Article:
This article discusses the development of pandemic response plans over the past several years and reviews existing plans from 14 states, including policies that address potential need to ration scarce resources during a public health crisis.
Public health and emergency preparedness professionals have modeled and planned for major pandemics for many years, including during a major exercise last year coordinated by the U.S. Department of Health and Human Services. Many states have detailed guidance on allocating scarce resources, though typically these plans are not mandatory and individual hospitals and hospital systems make decisions for policies within their facilities. Most states’ guidance prioritizes patients most likely to survive with intervention, and some also prioritize health care workers and pediatric patients.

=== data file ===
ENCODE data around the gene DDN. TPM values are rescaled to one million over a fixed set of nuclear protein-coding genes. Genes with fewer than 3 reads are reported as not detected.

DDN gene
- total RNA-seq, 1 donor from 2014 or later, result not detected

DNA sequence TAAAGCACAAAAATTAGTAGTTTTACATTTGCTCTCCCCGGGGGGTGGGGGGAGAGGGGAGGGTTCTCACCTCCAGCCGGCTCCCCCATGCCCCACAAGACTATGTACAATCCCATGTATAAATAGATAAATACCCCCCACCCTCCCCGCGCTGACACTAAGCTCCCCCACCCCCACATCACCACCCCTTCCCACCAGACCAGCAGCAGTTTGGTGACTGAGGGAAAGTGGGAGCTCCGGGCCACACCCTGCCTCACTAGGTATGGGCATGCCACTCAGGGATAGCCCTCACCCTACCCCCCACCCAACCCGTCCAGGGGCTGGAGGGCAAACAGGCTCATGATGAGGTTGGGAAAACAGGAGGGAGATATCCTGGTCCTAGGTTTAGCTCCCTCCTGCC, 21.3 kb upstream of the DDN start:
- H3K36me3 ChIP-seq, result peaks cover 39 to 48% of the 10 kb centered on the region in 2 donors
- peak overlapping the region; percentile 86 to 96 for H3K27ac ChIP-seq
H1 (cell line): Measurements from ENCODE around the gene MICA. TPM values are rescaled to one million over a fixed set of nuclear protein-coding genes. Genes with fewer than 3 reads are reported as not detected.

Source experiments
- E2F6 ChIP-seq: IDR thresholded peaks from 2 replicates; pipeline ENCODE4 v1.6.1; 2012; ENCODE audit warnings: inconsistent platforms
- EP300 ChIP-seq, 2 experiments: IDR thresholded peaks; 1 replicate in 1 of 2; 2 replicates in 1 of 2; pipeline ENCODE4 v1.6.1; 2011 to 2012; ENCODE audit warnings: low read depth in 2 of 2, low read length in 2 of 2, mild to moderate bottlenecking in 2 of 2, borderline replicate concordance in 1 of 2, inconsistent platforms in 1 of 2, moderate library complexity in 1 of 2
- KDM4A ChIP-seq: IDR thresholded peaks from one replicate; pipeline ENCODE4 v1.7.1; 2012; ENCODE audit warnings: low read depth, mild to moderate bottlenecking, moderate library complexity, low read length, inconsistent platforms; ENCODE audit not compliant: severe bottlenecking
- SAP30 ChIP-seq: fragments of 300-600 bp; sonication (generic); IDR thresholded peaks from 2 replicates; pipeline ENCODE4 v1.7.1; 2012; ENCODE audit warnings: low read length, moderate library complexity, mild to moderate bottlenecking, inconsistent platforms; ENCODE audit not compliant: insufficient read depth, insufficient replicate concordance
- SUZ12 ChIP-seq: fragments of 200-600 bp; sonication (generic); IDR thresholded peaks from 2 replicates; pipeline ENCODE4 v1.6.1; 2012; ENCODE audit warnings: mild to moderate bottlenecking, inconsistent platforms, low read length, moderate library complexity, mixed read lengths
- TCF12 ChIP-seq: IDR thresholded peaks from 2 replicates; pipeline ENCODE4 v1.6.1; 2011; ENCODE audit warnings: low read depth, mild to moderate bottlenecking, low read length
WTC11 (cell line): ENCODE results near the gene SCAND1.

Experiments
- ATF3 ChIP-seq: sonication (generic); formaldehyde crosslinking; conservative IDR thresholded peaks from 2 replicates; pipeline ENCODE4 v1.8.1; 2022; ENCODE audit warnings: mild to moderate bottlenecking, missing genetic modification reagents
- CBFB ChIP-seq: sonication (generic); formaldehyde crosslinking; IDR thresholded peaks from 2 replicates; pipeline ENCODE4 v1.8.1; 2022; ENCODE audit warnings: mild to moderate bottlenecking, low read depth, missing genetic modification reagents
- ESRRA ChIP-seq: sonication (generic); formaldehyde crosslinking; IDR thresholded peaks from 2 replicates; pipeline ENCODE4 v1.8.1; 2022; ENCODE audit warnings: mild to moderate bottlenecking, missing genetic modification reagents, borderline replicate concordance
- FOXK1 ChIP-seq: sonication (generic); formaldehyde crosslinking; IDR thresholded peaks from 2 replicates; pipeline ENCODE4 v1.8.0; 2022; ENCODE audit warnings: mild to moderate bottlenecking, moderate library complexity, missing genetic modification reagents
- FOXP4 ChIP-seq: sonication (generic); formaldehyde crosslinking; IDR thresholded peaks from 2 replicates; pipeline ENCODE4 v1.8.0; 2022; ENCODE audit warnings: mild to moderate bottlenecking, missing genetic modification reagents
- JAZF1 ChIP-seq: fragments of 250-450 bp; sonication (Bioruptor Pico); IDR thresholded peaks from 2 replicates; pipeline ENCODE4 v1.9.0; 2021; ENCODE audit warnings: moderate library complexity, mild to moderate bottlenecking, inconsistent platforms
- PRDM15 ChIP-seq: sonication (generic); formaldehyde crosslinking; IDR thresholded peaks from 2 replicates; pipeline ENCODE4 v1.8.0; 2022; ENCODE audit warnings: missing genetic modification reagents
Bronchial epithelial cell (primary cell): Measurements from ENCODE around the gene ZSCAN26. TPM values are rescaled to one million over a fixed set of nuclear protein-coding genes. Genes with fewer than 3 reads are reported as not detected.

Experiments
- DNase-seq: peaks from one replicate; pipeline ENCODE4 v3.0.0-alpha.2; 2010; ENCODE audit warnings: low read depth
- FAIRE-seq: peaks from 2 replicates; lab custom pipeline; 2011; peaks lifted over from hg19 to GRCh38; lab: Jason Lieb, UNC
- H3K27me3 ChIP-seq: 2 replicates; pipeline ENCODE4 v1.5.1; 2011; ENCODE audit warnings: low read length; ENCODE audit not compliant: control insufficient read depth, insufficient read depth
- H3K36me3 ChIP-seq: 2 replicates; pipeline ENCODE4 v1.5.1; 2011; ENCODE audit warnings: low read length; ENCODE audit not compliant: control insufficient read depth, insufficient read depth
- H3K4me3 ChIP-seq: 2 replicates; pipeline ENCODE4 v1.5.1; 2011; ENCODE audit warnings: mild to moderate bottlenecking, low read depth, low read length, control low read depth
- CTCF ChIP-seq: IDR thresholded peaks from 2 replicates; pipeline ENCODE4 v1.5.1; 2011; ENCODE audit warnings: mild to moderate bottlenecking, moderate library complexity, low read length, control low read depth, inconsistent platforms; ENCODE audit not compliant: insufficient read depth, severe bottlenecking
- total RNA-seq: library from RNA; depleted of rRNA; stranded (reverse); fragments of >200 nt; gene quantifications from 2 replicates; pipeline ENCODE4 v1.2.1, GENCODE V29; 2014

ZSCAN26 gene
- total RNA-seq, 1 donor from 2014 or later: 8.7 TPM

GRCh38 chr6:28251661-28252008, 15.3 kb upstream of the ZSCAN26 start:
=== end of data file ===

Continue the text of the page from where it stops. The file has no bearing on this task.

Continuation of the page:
The article notes that some state plans explicitly rely on the availability of additional resources from federal and state stockpiles, but preparedness experts acknowledge that local, state, and federal caches are likely to be inadequate to address a widespread shortage. High resource usage in response to H1N1 in 2009 and lack of funding to resupply stockpiles further reduced capacity. Models and exercises to respond to hypothetical public health crises routinely indicate that resource capacity may be exceeded during a large-scale crisis.
Rationing of life-sustaining care such as ventilators has not been reported to date in the U.S., but appears to have occurred in other countries.
The article is based on reviews of pandemic response and crisis standards of care plans from Alabama, Arizona, California, Colorado, Florida, Illinois, Michigan, Minnesota, Missouri, New Jersey, New York, Ohio, Texas, and Wisconsin.